Hayward defends BP's safety record
Embattled BP boss Tony Hayward has defended the firm's safety record as he was grilled by a committee of MPs over the implications of the Gulf of Mexico oil spill.
The outgoing BP chief executive said recent criticisms had not exposed "any fundamental weakness" in the company's operations in UK waters.
Mr Hayward spoke out as he was quizzed by the Energy and Climate Change Committee, which is investigating the implications of the Gulf of Mexico oil spill for offshore drilling in the UK.
In his first UK appearance since the Deepwater Horizon explosion, he said the disaster had been personally "devastating" because he had made safety the firm's top priority.
But he was forced to explain why inspections on BP's North Sea installations found some did not comply with guidelines over regular training for operators on how to respond to an incident.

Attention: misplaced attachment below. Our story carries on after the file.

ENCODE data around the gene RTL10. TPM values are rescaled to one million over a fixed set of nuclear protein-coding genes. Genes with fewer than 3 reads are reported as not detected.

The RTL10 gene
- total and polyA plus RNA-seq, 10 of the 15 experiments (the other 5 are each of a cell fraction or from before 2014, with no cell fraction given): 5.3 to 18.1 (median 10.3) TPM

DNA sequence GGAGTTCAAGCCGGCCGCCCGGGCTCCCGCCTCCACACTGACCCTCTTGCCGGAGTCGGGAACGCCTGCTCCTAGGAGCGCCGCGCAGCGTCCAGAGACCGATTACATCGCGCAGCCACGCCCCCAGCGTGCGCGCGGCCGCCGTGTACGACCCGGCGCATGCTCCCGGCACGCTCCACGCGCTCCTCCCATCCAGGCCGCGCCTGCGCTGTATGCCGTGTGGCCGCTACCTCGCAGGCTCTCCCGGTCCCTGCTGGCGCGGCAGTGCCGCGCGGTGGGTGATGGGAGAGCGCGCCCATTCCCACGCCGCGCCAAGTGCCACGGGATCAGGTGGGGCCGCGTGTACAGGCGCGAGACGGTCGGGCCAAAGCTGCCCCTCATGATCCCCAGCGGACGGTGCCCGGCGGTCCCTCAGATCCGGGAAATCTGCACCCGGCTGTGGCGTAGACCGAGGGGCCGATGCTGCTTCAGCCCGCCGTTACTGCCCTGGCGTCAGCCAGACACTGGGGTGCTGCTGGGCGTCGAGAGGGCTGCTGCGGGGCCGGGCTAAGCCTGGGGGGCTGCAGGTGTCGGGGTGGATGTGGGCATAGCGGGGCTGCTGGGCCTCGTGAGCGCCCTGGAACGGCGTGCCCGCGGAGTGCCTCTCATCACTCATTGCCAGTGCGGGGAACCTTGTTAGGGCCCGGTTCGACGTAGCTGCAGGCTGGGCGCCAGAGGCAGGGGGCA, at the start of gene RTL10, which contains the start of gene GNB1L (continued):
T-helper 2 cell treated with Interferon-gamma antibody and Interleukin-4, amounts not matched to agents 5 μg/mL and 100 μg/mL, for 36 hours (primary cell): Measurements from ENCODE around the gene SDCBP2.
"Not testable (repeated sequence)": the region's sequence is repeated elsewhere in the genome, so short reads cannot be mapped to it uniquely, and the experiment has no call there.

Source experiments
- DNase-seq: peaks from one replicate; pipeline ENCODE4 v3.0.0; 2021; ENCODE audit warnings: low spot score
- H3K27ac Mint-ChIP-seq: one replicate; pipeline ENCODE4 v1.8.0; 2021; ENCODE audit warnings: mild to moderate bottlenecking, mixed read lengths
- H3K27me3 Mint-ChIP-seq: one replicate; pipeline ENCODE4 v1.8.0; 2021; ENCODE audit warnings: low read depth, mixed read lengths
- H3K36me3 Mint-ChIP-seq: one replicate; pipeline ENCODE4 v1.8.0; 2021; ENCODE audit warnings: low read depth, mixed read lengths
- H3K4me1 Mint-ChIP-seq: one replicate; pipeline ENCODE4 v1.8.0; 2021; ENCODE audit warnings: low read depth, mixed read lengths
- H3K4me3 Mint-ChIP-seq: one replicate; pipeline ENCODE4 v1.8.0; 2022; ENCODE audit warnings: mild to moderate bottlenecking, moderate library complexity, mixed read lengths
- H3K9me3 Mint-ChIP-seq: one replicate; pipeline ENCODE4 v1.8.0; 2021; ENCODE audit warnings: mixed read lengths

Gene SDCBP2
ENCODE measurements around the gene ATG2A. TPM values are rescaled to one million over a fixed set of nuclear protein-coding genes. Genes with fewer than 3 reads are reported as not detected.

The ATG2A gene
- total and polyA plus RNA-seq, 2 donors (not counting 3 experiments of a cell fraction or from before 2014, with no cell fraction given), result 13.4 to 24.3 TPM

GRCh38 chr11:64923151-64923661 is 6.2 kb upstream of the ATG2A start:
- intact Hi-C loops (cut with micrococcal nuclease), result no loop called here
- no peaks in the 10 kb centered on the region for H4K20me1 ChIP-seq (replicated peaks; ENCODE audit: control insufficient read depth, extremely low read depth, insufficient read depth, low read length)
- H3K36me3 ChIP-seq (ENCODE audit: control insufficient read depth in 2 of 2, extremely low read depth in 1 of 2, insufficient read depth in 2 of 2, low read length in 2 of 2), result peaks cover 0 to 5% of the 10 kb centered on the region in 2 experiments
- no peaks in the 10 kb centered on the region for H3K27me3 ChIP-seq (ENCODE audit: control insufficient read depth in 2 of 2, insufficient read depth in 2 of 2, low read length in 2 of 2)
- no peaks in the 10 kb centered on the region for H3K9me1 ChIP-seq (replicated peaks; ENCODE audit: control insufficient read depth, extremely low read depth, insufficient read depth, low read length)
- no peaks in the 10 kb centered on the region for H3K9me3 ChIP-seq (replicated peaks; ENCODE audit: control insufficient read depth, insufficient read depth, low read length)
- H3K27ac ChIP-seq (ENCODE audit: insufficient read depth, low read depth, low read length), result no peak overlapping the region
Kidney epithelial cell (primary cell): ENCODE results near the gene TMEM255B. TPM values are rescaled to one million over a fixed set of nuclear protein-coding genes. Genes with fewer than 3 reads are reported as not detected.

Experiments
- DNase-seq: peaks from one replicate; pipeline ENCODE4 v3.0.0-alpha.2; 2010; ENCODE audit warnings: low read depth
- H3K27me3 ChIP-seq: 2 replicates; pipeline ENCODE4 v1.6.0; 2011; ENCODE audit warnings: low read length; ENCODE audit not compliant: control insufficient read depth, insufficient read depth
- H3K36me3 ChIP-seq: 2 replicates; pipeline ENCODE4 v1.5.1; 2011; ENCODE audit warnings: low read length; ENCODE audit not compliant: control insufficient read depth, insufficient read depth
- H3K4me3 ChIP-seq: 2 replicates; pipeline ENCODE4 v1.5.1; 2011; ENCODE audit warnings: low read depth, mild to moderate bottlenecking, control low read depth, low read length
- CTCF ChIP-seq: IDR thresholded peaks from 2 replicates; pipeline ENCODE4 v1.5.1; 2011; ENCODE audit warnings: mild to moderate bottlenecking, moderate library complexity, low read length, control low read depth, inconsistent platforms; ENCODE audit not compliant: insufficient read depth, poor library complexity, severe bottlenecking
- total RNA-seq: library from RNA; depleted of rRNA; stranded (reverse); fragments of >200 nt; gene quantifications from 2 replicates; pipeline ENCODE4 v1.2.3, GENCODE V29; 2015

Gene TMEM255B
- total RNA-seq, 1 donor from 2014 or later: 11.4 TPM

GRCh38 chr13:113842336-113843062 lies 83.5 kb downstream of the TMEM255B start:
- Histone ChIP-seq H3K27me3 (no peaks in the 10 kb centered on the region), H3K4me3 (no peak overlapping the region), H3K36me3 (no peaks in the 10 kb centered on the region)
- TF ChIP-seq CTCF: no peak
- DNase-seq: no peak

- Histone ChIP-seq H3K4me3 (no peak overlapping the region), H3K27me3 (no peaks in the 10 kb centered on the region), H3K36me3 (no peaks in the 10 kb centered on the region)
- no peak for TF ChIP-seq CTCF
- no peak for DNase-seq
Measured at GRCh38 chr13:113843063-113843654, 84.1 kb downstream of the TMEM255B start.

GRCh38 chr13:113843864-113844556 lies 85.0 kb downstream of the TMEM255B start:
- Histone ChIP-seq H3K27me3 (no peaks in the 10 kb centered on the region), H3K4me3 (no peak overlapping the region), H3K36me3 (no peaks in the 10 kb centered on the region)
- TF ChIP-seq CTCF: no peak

Department of Energy and Climate Change (DECC) inspectors also found the firm had not conducted oil spill exercises properly at some of its offshore sites.
Mr Hayward told the MPs: "We have a very strong track record in the North Sea. It is better than the industry average. We have seen major improvements in the course of the last two years."
DECC had publicly said that "nothing that they identified compromised the overall integrity of the installation or its pollution response provision", he said.
Last week oil and gas industry leaders in the UK insisted there was "no case" for a moratorium on offshore drilling in deep water here in the wake of the Gulf of Mexico disaster because the regulatory regime was very strong.
Mr Hayward has been at the centre of the storm over offshore drilling since the explosion on BP's Deepwater Horizon rig in April, which killed 11 workers and left millions of gallons of oil gushing into the Gulf.